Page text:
As the court states, our common law requires a defendant to present some evidence on each of the four elements of the necessity defense before a judge is required to instruct the jury on such defense. See ante at 14. Once a judge determines that the evidence, viewed in the light most favorable to the defendant, permits a finding that the defendant reasonably acted out of necessity, the judge must instruct on the defense. See Commonwealth v. Pike, 428 Mass. 393 , 400 (1998). The jury then decide what the facts are and resolve the ultimate question whether the defendant's actions were justified by necessity.
The court determined that the defendant failed to present sufficient evidence on the third element, namely, that there were no legal alternatives that would be effective in abating the danger posed to Heather Maloney from her serious head wound, to entitle the defendant to an instruction on necessity. Ante at 15. The court concluded that "[t]his is not a case where, because of location or circumstances, there were no legal alternatives for abating the medical danger to Maloney." Id. "Moreover, there has been no showing by the defendant that available alternatives would have been ineffective, leaving him with no option but to drive while intoxicated." Id. The court stated that the record did not indicate that the defendant made any effort to pursue legal alternatives prior to making the decision to drive. "The defendant did not try to contact a nearby neighbor to place a 911 emergency telephone call or, alternatively, to drive Maloney to the hospital. There is also no evidence that the defendant attempted to secure help from the fire station or Chinese restaurant, both in relatively close proximity to the defendant's trailer." Id.
The problem with the court's decision is that it puts unreasonable demands on the defendant to show in every instance that he has tested the legal alternatives. In this case, the court apparently requires the defendant to have knocked on a neighbor's door or walked to the fire station or Chinese restaurant. This is too burdensome a threshold. To get to the jury, the defendant need only present evidence that he did not explore the legal alternatives because he reasonably deemed them to have been too high a risk, and he was, applying an objective standard, entitled not to have pursued them. Cf. Commonwealth v. McCambridge, 44 Mass. App. Ct. 285 , 291 (1998) (Commonwealth's argument that defendant had legal alternative and thus was not entitled to instruction on necessity defense improperly "ignore[d] the fact that the legal alternative must be effective"). If it was unreasonable to forgo the lawful alternatives, then the defendant has not made out a case that should go to the jury.
The legal alternatives available to the defendant here carried considerable risk of failure. The defendant had already spent valuable time attempting to stop Maloney's bleeding using towels, but was unable to do so. The first neighbor from whom the defendant might have sought help might not have owned a car, or might have been unable or unwilling to drive Maloney to a hospital; the defendant would then have had to proceed to other neighbors, or to the fire station, where there might not have been anyone available to help; even had there been, it could have meant unacceptable delay in getting a badly injured person to the hospital. In short, any of the alternatives proposed today by the court would have consumed valuable time to no purpose; their exploration raised the real possibility of a chain of events that could have resulted in Maloney's serious injury or death. Given the element of risk associated with the situation and the uncertain likelihood of success with respect to the legal alternatives, a jury could find that it was reasonable for the defendant to reject those alternatives and to select the unlawful solution because of the greater likelihood that it would work. The court's decision, however, punishes a reasonable person for taking the "lesser evil" of the unlawful but more effective alternative.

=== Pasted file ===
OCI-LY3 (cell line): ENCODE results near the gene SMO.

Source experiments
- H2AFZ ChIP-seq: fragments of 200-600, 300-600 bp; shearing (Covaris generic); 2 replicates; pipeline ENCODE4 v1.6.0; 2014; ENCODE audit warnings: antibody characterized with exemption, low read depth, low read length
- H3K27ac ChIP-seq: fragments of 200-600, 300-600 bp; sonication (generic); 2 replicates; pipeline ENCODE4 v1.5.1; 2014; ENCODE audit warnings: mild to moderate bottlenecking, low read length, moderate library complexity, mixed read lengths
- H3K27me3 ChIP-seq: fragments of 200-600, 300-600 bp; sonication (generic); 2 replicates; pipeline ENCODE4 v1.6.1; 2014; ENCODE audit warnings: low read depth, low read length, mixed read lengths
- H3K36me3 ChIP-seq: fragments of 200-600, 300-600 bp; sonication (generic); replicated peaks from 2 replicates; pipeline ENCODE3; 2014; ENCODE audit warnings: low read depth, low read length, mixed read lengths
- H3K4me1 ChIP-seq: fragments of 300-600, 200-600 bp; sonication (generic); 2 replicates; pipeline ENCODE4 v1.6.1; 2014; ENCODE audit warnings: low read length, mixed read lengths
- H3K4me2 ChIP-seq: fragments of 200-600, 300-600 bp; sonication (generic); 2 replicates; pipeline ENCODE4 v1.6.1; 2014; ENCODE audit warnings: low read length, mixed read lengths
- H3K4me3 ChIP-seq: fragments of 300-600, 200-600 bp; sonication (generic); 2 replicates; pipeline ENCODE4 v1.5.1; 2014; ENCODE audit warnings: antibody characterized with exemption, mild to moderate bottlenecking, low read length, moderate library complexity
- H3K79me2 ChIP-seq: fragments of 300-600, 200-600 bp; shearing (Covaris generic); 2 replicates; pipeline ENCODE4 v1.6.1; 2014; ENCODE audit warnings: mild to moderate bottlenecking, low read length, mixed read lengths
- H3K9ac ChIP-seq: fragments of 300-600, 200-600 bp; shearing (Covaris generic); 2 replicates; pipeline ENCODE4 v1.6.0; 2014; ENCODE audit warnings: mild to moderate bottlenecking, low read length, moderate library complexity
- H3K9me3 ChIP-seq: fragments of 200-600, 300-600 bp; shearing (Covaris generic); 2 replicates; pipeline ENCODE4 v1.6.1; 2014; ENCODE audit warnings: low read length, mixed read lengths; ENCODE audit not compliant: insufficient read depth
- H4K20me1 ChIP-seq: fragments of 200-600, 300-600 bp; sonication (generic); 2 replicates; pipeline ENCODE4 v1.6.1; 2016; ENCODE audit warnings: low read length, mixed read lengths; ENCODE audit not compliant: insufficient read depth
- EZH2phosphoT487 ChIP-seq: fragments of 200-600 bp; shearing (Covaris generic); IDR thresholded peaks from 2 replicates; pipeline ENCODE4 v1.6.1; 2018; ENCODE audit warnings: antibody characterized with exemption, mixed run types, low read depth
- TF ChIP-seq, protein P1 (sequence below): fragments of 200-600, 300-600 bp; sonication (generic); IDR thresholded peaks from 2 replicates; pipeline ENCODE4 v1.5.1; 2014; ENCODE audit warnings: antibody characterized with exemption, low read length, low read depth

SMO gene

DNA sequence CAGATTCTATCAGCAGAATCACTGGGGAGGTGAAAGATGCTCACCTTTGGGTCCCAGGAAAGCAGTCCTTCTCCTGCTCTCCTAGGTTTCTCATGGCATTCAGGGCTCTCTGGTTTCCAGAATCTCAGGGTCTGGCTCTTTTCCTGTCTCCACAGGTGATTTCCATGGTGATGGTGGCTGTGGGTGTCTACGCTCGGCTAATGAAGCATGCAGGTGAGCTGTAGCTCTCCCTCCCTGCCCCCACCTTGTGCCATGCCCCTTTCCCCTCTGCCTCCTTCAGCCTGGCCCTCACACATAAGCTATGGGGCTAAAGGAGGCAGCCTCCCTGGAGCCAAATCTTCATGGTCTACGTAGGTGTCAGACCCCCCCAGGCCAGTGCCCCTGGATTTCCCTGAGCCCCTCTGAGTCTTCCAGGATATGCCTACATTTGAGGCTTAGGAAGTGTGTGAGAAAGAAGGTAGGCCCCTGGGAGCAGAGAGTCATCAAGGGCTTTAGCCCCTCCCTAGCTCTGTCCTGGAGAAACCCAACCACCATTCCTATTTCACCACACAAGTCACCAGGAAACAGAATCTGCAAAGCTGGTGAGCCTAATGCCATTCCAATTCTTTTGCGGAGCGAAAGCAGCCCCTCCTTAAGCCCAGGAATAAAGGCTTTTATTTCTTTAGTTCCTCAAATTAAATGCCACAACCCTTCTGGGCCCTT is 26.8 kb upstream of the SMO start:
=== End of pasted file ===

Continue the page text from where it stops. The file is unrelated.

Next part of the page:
The court's conclusion is not supported by our case law. In Commonwealth v. Iglesia, 403 Mass. 132 , 135 (1988), for
instance, we held that an instruction regarding the necessity defense was proper where the defendant, charged with illegal possession of a firearm, presented evidence that he obtained the firearm when, during an attack, he wrestled the gun from his attacker and brought it immediately to a police station. We did not insist that availability of other alternatives, e.g., dropping the weapon and leaving, or waiting for the police, precluded assertion of a necessity defense, nor did we require that the defendant test these alternatives. Id. at 134. See Commonwealth v. McCambridge, supra at 291-292 (defendant, who grabbed gun to defend himself against attacker who was pointing gun at him, was entitled to instruction on necessity defense despite not taking legal alternative of attempting to disarm his assailant).